Six mission-driven, nonprofit academic health organizations across Greater Philadelphia and the Delaware Valley won a collective bid for the physician residency program at Hahnemann University Hospital.
The move ensures access to patient care services—especially for the underserved—and stabilizes the education of hundreds of residents who will be the region’s healthcare providers of the future.
The bid also unites the majority of institutions—Christiana Care Health System, Cooper University Health Care, Einstein Healthcare Network, Jefferson Health, Main Line Health and Temple Health—that are absorbing the patients, residents and employees displaced by the Hahnemann closure with a shared vision of doing what’s right for the community.
The U.S. Bankruptcy Court will review the bid during a hearing scheduled for Aug. 19. Closing of the transaction is dependent upon certain regulatory approvals. Should the court approve, the transaction will provide vital medical malpractice insurance for displaced residents, which will protect them from personal liability.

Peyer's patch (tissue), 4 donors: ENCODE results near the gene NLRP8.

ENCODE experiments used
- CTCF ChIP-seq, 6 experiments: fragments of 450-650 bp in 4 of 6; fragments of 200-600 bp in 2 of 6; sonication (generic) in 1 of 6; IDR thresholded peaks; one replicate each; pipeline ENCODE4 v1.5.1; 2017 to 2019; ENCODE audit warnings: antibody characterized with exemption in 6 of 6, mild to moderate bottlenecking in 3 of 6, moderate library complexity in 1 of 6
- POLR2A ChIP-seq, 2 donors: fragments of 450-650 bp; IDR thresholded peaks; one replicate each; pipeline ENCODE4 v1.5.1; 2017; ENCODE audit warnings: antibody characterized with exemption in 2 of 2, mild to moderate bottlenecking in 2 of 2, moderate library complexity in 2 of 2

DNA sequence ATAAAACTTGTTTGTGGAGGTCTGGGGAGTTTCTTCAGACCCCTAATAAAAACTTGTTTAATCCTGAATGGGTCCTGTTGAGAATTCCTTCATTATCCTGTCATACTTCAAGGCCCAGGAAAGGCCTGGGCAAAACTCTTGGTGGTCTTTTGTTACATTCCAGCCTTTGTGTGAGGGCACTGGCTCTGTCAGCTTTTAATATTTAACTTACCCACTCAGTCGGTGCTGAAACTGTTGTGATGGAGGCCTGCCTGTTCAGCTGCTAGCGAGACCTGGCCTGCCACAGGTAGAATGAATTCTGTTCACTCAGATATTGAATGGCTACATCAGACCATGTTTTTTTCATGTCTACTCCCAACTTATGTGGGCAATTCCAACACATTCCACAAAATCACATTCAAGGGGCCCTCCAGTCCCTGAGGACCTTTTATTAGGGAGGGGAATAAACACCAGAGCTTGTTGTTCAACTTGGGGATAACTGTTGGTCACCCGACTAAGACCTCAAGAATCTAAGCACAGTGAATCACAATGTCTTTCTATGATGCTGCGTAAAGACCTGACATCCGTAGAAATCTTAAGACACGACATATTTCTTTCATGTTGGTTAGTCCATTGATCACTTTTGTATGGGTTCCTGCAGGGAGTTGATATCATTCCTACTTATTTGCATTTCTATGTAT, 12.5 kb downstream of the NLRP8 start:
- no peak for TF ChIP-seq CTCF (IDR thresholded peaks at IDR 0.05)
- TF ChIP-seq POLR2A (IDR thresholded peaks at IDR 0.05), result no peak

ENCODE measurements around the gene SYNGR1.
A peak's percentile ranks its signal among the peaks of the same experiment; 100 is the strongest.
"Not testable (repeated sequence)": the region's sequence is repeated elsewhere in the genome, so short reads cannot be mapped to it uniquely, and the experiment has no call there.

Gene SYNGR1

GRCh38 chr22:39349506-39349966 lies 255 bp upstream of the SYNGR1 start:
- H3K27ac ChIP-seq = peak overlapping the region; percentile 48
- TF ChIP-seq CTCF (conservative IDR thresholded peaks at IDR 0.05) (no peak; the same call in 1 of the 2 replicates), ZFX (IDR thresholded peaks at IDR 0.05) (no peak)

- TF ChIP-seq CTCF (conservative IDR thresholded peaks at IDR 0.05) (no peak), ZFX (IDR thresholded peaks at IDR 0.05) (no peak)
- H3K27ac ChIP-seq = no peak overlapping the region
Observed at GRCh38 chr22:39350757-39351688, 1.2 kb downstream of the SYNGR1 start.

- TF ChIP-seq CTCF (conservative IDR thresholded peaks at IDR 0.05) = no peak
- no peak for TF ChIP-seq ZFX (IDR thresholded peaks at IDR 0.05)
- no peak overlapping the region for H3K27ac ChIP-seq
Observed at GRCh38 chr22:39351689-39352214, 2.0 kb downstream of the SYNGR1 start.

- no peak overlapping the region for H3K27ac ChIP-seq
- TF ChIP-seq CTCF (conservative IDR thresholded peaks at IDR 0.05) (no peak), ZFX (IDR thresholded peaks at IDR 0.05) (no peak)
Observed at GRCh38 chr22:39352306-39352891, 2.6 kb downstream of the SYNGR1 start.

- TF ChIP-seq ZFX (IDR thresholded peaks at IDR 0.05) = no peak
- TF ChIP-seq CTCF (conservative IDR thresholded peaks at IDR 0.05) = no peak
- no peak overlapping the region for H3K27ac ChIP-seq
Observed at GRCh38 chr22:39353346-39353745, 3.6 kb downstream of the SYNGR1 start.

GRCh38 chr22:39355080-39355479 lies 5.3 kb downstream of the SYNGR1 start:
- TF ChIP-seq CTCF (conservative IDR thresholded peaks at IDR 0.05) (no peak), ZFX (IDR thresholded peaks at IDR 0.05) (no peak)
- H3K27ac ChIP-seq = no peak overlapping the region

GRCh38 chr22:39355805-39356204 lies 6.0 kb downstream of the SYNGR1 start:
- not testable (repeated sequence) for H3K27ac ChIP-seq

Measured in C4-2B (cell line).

The coalition has been working tirelessly since last month to assist in what’s been called a medical crisis for the Philadelphia region by:
• Offering positions to 384 of approximately 570 orphaned residents;
• Holding job fairs for nurses, physicians and other allied health professionals;
• Expediting credentialing processes for displaced physicians and other care providers, and
• Increasing staffing across sites of care to ensure safe and effective care delivery.
Furthermore, the coalition is open to discussions with a partner to discuss ways of providing care at Hahnemann or St. Christopher’s Hospital for Children, which are owned by parent company Philadelphia Academic Health System. The coalition also looks forward to the collaborative and strong relationship it has with Drexel University.